Assuming that the correlations found also involve causality, it is advised that managers of collaborative content systems seeking to increase tagging activity focus their communication and marketing efforts on those factors that have a strong impact on the level of tagging. For example, the motivation of tagging photos for public users who are not friends or family has a positive effect on tagging level. Therefore, it would make sense for organizers of collaborative content systems to focus their cultivation efforts in this area, by highlighting to such users the possibility of being exposed to other, unknown users.

In line with findings from previous research on social presence in other collaborative systems,7 social presence proved to have a positive effect on tagging in the present study. It would therefore make sense for developers and organizers of content-sharing systems to focus efforts in this area as well, by exposing users to the benefits of having contacts and encouraging users to add contacts. In addition, the social presence effect on tagging lends support to the recommendation for designing content sharing systems in such ways that they provide opportunities for social presence in order to boost tagging.

The present study was conducted on one system, Flickr, and therefore the findings may be influenced by Web site specific features. Studying other tagging systems, such as and, can verify the findings’ generalizability. Further research may be helpful in understanding how different motivations influence contribution in different content sharing systems. This article, addressing one of the most prominent collaborative content sharing systems, is hopefully a useful step in this direction.

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T1 Table 1. Examples of motivations and questionnaire items

T2 Table 2. Construct Means and Standard Deviations

T3 Table 3. Regression results. Dependent variable: distinct tags. N = 251.

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    1. Allport, G. The historical background of modern social psychology. G. Lindzey & E., Aronson (Eds.), The Handbook of Social Psychology 2, 1 (1968), 1–80. Reading, MA: Addison-Wesley.

    2. Ames, M. and Naaman, M. Why we tag: Motivations for annotation in mobile and online media. Proceedings of the ACM SIGCHI Conference on Human Factors in Computing Systems. San Jose, CA, 2007.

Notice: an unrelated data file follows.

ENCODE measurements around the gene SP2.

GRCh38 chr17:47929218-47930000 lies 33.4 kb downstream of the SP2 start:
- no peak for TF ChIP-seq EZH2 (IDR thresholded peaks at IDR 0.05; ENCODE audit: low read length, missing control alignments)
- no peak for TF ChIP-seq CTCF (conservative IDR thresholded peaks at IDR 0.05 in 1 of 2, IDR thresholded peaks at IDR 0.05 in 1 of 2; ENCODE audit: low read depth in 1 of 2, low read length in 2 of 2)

3. Cattuto C, Loreto V, Pietronero L. Semiotic dynamics and collaborative tagging. Proceedings of the National Academy of Sciences 104, (2007), 1461–1464.

    4. Golder. S., and Huberman, B. Usage patterns of collaborative tagging systems. J. Information Science 32, 2, (2006), 198–208.

    5. Hew, K. F., and Hara, N. Knowledge sharing in online environments: A qualitative case study. J. American Society for Information Science and Technology 58, 14, (2007), 2310–2324.

    6. Koh, J., Kim, Y., Butler, B. And Bock, G. Encouraging participation in virtual communities. Comm. ACM 50, 2, (Feb. 2007), 68–73.

    7. Lee, K. What Goes Around Comes Around: An analysis of as social space. CSCW '06: Proceedings of the 2006 20th Conference on Computer Supported Cooperative Work. Banff, Alberta, Canada, 2006.

    8. Marlow, C., Naaman, M., Davis, M. and Boyd, D. Tagging paper, taxonomy, Flickr. Proceedings of the 17th ACM Conference on Hypertext and Hypermedia. Odense, Denmark, 2006.

    9. Oreg, S., and Nov, O. Exploring motivations for contributing to open source initiatives: The roles of contribution context and personal values. Computers in Human Behavior 24, (2006) 2055–2073.

    10. Shneiderman, B., Bederson, B., and Drucker S. Find that photo! interface strategies to annotate, browse, and share. Comm. ACM 49, 4, (Apr. 2006), 69–71.

    11. Wash, R. and Rader, E. Public bookmarks and private benefits: An analysis of incentives in social computing. American Society for Information Science and Technology (ASIS&T) Annual Meeting 2007, Milwaukee, WI.

    12. Wu, C., Gerlach. J. and Young, C. An empirical analysis of open source software developers' motivations and continuance intentions. Information & Management 44, 3, (2007), 253–262.

    a. For more details about the scale development please contact the author.